There are 2 common types of loan repayment. Applying for a home loan will get you in choosing an option for these types of repayments. – Principal and Interest only or Interest-only.
It’s very important to know how things work on these different types of loan repayments and how they can change over time. Each of these repayment types has pros and cons on their respective conditions.

Before we differentiate the two, here’s the simple definition for ‘Principal’ and ‘Interest’
The principal is the amount you borrow while the Interest is the amount you’re charged by the lender for borrowing the principal amount.

Let’s begin with an Interest-only loan. For example, you had a $300,000 loan and you

paid 4% interest rates per month that would mean roughly that you paid about $1,000 in interest per month now that’s only the interest component of the loan you’re actually not paying anything off the loan itself and that’s where principal and interest comes in. So same scenario you’d be paying about $1,000 interest but you’d also be paying about $400 to $500 in principal so about $400 to $500 actually off the loan itself so the loan would reduce for that particular month from $300,000 to $299,500 and that’s how principal and interest loans works eventually your loan amount will decrease every month until it’s completely paid off.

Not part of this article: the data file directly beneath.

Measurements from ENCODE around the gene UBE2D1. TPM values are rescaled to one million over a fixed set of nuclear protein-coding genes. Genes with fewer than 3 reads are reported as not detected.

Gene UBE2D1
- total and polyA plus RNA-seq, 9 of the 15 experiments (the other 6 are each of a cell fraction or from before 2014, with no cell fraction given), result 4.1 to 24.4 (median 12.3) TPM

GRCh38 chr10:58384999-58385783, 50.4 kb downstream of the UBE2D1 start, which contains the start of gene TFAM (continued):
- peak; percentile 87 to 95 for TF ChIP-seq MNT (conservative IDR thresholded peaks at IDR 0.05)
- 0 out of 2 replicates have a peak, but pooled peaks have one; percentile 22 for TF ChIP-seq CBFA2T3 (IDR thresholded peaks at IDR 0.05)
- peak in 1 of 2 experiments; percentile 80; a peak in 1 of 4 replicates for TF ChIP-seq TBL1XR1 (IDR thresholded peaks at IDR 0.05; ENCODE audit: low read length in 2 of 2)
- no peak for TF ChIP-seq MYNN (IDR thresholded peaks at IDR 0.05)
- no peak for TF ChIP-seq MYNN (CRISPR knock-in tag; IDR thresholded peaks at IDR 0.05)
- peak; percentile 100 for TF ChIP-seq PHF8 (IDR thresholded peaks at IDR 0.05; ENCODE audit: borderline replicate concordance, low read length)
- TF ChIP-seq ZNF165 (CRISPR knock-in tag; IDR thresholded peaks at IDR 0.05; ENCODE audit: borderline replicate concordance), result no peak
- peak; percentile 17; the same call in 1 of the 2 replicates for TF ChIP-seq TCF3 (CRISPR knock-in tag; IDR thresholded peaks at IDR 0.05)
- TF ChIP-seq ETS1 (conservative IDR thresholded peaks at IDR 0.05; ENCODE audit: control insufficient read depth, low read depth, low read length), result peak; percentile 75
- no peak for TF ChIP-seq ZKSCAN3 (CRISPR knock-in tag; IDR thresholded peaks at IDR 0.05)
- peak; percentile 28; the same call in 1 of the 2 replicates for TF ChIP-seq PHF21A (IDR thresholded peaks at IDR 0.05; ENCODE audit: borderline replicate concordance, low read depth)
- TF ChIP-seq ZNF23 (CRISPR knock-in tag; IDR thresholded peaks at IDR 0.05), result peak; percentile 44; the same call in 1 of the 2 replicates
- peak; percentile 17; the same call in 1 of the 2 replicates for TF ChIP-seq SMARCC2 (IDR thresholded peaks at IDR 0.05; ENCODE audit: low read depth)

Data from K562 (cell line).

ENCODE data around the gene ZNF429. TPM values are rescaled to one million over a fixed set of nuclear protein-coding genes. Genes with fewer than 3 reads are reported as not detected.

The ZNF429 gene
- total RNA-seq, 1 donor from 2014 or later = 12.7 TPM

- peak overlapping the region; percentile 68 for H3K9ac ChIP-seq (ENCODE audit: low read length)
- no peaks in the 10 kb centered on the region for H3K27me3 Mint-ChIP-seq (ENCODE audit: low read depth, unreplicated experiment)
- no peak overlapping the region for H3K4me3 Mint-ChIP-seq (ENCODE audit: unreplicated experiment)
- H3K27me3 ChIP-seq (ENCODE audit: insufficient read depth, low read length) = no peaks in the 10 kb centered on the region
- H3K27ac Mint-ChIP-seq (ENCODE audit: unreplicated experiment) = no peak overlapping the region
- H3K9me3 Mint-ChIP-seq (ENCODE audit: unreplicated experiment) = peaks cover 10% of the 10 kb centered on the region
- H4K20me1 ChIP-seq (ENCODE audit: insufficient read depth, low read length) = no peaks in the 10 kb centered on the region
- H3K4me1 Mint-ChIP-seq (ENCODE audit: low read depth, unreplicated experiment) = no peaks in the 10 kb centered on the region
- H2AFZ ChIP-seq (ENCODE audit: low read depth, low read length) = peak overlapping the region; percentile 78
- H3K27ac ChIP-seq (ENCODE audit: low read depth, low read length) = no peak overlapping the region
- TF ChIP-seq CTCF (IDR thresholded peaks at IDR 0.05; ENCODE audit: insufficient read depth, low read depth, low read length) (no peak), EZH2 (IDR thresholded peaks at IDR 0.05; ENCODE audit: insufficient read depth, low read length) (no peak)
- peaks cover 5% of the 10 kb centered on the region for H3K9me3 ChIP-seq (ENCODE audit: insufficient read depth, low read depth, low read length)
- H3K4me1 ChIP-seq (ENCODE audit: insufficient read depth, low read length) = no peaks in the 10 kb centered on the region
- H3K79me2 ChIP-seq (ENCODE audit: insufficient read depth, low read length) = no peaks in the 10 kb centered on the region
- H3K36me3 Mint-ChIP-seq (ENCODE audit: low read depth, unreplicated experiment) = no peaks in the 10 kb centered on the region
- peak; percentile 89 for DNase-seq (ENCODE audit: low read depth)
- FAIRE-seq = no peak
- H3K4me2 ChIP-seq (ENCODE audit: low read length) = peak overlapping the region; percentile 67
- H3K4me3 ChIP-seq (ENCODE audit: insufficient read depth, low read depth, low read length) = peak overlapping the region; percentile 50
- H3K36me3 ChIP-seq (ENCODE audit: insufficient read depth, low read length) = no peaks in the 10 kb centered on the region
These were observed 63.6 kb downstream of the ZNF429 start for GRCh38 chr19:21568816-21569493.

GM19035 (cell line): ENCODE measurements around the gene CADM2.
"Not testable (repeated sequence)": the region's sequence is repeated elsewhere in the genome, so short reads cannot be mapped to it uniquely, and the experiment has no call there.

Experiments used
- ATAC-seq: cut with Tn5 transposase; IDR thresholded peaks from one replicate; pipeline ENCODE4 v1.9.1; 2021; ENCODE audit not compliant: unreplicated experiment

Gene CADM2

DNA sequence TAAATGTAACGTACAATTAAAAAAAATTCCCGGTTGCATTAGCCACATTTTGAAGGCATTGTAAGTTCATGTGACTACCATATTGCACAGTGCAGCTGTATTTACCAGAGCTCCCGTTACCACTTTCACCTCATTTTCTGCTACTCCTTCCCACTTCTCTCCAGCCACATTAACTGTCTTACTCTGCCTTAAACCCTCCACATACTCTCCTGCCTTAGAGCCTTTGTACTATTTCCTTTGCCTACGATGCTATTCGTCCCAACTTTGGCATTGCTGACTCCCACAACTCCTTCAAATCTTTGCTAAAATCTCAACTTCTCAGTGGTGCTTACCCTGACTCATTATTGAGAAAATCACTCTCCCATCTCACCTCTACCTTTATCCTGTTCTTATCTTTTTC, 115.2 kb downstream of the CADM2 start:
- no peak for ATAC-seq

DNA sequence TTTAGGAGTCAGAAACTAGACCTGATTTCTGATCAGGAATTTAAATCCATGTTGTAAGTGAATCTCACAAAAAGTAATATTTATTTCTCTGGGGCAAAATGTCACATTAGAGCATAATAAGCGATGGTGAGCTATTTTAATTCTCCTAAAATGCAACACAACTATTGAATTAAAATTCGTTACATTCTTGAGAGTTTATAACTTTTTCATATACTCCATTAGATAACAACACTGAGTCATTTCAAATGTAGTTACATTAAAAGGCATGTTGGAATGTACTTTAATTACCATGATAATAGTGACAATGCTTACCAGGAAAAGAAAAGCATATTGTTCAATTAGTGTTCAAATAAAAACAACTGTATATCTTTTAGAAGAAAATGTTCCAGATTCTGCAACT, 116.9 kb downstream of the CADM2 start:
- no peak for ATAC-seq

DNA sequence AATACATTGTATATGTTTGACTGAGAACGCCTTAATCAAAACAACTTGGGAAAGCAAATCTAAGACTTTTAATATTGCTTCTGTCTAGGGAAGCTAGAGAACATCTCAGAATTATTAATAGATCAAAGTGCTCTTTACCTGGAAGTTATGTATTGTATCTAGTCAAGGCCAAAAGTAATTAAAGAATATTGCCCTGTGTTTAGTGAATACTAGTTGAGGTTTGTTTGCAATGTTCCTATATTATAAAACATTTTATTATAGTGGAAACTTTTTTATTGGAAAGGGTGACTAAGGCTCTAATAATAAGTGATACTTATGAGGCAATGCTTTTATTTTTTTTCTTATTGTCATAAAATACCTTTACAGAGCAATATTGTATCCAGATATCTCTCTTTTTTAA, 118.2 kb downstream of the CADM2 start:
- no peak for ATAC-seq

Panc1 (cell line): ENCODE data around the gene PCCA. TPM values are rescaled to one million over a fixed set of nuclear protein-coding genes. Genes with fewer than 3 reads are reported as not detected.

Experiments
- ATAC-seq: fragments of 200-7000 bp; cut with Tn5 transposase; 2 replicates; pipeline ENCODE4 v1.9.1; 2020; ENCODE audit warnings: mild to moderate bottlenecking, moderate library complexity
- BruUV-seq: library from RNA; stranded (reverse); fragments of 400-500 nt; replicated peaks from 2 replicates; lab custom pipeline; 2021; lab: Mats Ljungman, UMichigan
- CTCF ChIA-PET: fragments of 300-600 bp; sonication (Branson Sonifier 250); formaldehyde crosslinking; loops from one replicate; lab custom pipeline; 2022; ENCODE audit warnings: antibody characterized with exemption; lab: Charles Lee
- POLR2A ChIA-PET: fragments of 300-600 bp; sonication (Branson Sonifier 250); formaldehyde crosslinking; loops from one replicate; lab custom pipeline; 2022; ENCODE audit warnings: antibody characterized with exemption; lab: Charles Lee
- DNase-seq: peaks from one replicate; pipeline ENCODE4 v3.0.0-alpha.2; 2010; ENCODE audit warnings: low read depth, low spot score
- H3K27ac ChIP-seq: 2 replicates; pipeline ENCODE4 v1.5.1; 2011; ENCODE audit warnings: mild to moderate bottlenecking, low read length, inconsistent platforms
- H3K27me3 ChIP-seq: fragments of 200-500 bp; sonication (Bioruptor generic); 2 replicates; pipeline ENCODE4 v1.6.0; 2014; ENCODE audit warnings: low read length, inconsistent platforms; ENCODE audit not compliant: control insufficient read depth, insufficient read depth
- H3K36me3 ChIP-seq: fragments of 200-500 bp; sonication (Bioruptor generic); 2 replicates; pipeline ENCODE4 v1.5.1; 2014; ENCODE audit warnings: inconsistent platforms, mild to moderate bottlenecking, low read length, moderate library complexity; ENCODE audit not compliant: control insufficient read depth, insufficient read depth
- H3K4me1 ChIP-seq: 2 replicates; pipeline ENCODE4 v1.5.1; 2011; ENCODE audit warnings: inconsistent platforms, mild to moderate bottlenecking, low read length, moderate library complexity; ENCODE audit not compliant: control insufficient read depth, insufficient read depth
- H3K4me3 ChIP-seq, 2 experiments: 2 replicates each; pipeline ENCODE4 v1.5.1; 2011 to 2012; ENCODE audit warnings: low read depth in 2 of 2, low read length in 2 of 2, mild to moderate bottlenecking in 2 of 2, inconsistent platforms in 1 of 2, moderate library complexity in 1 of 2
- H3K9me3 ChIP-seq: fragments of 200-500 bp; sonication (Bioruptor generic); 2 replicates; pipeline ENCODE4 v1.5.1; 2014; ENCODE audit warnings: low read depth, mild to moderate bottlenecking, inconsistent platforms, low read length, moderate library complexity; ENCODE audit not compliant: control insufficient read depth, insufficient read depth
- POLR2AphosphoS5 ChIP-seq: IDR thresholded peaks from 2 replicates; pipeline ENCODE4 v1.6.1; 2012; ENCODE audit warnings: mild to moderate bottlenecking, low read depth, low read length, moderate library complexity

To simplify, Principal and Interest repayments will require you to pay the principal off the top of the interest charged on it and Interest-only repayments will set you to pay the interest component of your loan for a given period of time.

Principal and Interest loan pros:

  • Able to pay lesser interest through the total terms of the loan.
  • Able to pay a lower interest rate compared to IO rates.
  • Able to finish the loan faster to own the property sooner.

Principal and Interest cons:

  • Repayments are higher than IO loan.
  • Tax-efficient is not sure/guaranteed for an investment loan.

Interest-only pros:

  • Able to pay lesser repayments for a given period of time.
  • A chance of having tax benefits for investment loans.

Interest-only cons:

  • No repayments on the principal amount during the Interest-only period.
  • After the interest-only period, high repayments for the principal amount begins.
  • The interest rates from the Interest-only period is higher than the P&I loan.
  • You’ll be dealing more interest payable through the total terms of the loan.

Here’s what our Loan Processing expert takes on differentiating between Principal and Interest and  Interest-only loans:

“P&I has flexible repayments and even though you’re paying a much higher amount, P&I had a much lower interest rate over IO loan…”

“IO only had a certainty of repayments and it has a higher risk compared to P&I.” – Emilyn Ronquillo, Loan Processing Assistant of Funding Force.